Like many in the Vermont biosciences community, Mark Allegretta, President and Chief Scientific Officer of BioMosaics is a biotechnology entrepreneur. He describes working in start-up companies with their inherent risk as his professional comfort zone. In fact Mark cofounded his first start-up venture in the Boston area, Endogen, just a few years after finishing his undergraduate degree. Like many start-ups, Endogen was created to address a specific need—in this case, detecting recombinant cytokines and related proteins in the first wave of their use as therapeutic agents in humans.
Subsequently, Mark developed strong ties to Vermont as a PhD student in the Cellular and Molecular Biology program at UVM. He chose UVM both for broad-based educational opportunities it offered and for the Vermont landscape and lifestyle. In addition to gaining the cell and molecular biology background that Mark sought in his PhD program, his work at UVM also furthered his business education. Part of his research involved developing intellectual property in a licensing arrangement with Immune Response Corporation.
With his Ph.D. in hand, Mark headed west to Stanford University for a post-doctoral fellowship in the lab of Larry Steinman. Once again, Mark found himself in an applied research setting, working on projects with clear clinical and commercial applications. In addition, his PI was heavily involved with biotechnology entrepreneurship, serving on the board of one company and in the process of launching a second.
With his background at the interface of research science and clinical applications, Mark sought a position at an early-stage company. He was fully aware of the risks and actively sought an opportunity to jump in at what he calls “the steep part of the curve.” He found it at a Bay area startup called Connetics Corporation. Mark quickly moved into a project management role and during his 3 years with Connetics, he participated in virtually every functional domain in small biotechnology businesses: licensing, business development, intellectual property protection, managing outsourcing relationships, and (of course) developing funding partnerships.
You can likely predict where this story is headed…after 8 years in California, Mark’s children were approaching school age and it was time to move back east. Mark knew he was ready for the risks and rewards of starting his own biotechnology venture, and the lure of Burlington Vermont outweighed its disadvantages in terms of limited access to venture capital availability and barely nascent biotechnology sector.
Mark reconnected with his venture-minded PhD thesis advisor, Richard Albertini, and launched BioMosaics, a cancer biomarker development company, in 2000. Early on, BioMosaics received some SBIR funding to get started, and conducted contract research in genetic toxicology. These projects served to validate their scientific capabilities for potential clients and provided a means for valuating the company and thereby raise seed money for expansion.
The decision in 2003 to license Glypican-3 (GPC3), a promising biomarker for early liver cancer, turned out to be very important for BioMosaics. Looking back on the last 9 years, Mark greatly appreciates the global development effort that has taken place, advancing GPC3 from a potential marker for hepatocellular carcinoma to its present-day status as a validated histochemical biomarker for detection of early-stage liver cancer detection in at-risk patients. Further validating this effort, the protein has been chosen as a target for therapeutic antibodies by 3 different pharmaceutical companies.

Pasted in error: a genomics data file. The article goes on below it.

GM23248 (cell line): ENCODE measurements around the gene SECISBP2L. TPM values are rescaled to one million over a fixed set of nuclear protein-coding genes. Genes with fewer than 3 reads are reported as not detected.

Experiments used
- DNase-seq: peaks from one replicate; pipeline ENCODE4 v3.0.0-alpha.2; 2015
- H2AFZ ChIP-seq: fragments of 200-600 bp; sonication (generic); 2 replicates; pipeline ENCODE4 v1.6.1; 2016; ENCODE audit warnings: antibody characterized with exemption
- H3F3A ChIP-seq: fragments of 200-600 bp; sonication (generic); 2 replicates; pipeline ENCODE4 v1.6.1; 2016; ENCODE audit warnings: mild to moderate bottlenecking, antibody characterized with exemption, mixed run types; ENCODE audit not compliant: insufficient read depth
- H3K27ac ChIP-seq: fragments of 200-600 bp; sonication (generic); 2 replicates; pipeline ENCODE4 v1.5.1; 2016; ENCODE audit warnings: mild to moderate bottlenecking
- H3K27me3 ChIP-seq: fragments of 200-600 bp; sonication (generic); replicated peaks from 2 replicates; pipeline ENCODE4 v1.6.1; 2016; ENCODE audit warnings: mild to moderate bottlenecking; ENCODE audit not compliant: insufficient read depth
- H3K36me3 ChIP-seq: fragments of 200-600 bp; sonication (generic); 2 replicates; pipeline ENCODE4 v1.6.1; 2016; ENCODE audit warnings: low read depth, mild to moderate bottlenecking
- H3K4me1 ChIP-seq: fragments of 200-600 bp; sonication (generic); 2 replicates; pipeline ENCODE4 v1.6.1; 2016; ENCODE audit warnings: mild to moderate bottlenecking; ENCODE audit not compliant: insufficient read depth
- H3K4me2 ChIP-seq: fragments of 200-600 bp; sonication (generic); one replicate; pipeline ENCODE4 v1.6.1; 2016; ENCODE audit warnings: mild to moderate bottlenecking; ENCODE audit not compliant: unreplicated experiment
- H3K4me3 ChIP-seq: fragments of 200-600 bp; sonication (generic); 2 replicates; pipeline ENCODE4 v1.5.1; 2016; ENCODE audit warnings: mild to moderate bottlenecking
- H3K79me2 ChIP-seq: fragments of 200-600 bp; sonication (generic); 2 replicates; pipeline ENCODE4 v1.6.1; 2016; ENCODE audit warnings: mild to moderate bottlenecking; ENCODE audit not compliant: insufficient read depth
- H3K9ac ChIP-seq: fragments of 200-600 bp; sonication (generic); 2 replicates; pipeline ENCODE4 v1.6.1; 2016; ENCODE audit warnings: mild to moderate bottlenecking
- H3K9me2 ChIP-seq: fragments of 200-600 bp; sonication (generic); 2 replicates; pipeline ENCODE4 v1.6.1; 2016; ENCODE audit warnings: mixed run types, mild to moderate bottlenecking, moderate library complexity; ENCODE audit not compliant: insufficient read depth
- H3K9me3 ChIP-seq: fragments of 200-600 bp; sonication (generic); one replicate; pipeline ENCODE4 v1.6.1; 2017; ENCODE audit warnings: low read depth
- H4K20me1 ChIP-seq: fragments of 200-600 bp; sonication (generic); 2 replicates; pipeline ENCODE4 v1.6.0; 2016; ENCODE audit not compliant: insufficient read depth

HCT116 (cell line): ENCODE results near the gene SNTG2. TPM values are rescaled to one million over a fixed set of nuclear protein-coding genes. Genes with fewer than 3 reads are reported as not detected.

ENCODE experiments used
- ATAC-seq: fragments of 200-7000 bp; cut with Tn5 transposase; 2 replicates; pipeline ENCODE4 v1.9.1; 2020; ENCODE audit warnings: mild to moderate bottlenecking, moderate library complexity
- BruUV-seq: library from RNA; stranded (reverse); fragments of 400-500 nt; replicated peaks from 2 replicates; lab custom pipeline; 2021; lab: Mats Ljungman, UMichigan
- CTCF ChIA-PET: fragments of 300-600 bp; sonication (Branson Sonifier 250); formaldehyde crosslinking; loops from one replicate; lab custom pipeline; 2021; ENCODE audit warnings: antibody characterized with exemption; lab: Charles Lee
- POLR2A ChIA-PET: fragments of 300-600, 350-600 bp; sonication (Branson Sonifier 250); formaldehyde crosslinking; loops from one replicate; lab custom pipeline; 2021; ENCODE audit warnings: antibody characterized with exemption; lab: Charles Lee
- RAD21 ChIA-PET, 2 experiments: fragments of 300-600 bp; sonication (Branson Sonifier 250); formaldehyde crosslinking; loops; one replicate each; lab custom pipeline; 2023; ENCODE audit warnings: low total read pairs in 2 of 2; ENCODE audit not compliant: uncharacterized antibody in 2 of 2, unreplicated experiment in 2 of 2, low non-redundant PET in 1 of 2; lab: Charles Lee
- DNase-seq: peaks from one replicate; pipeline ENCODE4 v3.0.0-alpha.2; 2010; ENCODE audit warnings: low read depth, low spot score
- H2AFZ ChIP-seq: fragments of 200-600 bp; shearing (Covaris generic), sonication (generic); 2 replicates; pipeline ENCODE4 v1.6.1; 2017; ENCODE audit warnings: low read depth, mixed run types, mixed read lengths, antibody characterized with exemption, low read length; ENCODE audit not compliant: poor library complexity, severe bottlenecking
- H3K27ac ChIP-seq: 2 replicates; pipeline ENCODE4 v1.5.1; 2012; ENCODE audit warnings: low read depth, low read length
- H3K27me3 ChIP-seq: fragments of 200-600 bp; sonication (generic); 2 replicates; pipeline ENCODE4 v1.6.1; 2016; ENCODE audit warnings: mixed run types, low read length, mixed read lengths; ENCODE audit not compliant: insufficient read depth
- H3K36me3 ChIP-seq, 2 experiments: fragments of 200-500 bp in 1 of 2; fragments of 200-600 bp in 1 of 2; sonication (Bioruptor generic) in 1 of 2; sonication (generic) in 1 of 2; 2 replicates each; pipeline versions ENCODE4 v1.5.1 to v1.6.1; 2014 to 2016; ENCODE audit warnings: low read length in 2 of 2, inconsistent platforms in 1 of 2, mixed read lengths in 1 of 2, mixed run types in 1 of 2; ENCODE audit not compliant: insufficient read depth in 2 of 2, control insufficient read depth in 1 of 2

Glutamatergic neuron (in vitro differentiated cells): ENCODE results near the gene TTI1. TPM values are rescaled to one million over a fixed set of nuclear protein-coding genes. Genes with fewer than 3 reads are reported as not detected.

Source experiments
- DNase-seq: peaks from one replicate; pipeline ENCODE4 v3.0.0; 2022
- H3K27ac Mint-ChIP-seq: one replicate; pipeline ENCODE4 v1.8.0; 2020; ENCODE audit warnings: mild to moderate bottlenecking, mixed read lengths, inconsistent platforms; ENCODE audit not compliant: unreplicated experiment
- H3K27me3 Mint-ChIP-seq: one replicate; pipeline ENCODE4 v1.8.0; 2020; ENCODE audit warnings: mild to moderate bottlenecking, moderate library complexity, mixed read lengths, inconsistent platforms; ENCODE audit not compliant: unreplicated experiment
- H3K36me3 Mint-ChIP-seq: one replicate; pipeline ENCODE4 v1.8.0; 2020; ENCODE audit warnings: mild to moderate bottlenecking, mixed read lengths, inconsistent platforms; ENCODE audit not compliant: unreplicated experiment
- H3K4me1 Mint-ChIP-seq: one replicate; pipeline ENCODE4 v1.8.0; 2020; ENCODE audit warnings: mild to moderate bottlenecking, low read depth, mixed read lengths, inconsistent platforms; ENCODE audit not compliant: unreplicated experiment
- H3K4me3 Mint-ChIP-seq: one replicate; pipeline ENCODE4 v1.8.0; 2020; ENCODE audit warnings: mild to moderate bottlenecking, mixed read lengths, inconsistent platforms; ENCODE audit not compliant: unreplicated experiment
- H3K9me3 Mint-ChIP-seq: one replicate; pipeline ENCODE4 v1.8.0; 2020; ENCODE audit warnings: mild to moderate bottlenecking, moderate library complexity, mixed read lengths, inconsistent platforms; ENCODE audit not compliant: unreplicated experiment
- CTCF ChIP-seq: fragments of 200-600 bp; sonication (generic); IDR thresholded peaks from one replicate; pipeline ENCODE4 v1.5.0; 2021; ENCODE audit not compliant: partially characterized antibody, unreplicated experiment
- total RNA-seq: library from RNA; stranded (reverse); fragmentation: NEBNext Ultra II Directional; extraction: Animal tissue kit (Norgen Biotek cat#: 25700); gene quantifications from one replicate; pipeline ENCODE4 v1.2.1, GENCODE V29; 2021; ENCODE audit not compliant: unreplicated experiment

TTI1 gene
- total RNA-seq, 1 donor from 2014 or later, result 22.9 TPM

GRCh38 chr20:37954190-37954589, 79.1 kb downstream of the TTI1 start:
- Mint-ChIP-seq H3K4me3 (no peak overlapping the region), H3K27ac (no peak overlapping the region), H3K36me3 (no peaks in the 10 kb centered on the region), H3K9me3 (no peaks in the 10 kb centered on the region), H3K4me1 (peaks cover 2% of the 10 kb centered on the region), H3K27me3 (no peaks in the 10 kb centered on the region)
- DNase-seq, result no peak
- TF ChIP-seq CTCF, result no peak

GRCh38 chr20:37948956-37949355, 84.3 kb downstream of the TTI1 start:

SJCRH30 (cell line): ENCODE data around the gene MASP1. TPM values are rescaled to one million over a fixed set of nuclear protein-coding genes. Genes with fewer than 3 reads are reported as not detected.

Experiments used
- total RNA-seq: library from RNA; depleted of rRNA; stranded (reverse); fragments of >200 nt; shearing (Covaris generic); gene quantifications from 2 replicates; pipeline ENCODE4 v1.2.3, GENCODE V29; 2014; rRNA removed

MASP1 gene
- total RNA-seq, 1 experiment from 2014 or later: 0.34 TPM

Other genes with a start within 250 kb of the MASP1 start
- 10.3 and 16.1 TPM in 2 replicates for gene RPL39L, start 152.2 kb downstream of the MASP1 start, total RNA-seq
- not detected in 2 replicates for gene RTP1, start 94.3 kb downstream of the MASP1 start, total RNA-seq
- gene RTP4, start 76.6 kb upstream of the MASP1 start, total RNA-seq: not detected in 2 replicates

When asked to describe one of BioMosaics’s most important milestones, Mark cites the successful effort to obtain intellectual property protection for GPC3 in China, Japan, and most recently, the United States. He describes it as “a global effort—a significant undertaking that was necessary because half of all liver cancer cases are in China, many are in Japan, and it’s one of the few cancers that’s actually rising in prevalence in North America” He is also very proud of his company’s contribution to the fight against hepatocellular carcinoma, which is the fifth leading cause of cancer-related death and is becoming more prevalent because of increases in the number of people with hepatitis B or C infection, obesity, and nonalcoholic fatty liver disease.
Unlike GPC3 development, all of the work on BioMosaic’s hottest new biomarker initiative will take place right here in Vermont. Mark credits the Vermont Bioscience Alliance with providing another way for him to develop relationships in the local biotech community—some of which can ultimately lead to important business partnerships such as the ones he’s formed with UVM and Green Mountain Antibodies to explore a new biomarker for breast cancer drug sensitivity. There are advantages and disadvantages to starting a new company in a small state like Vermont. It can be hard to attract venture capital and there is a limited pool of industry resources. On the positive side, it’s relatively easy to identify the best local sources of the resources that we do have and to develop relationships that have the potential to expand opportunity for all of us.
Written by Lori Martin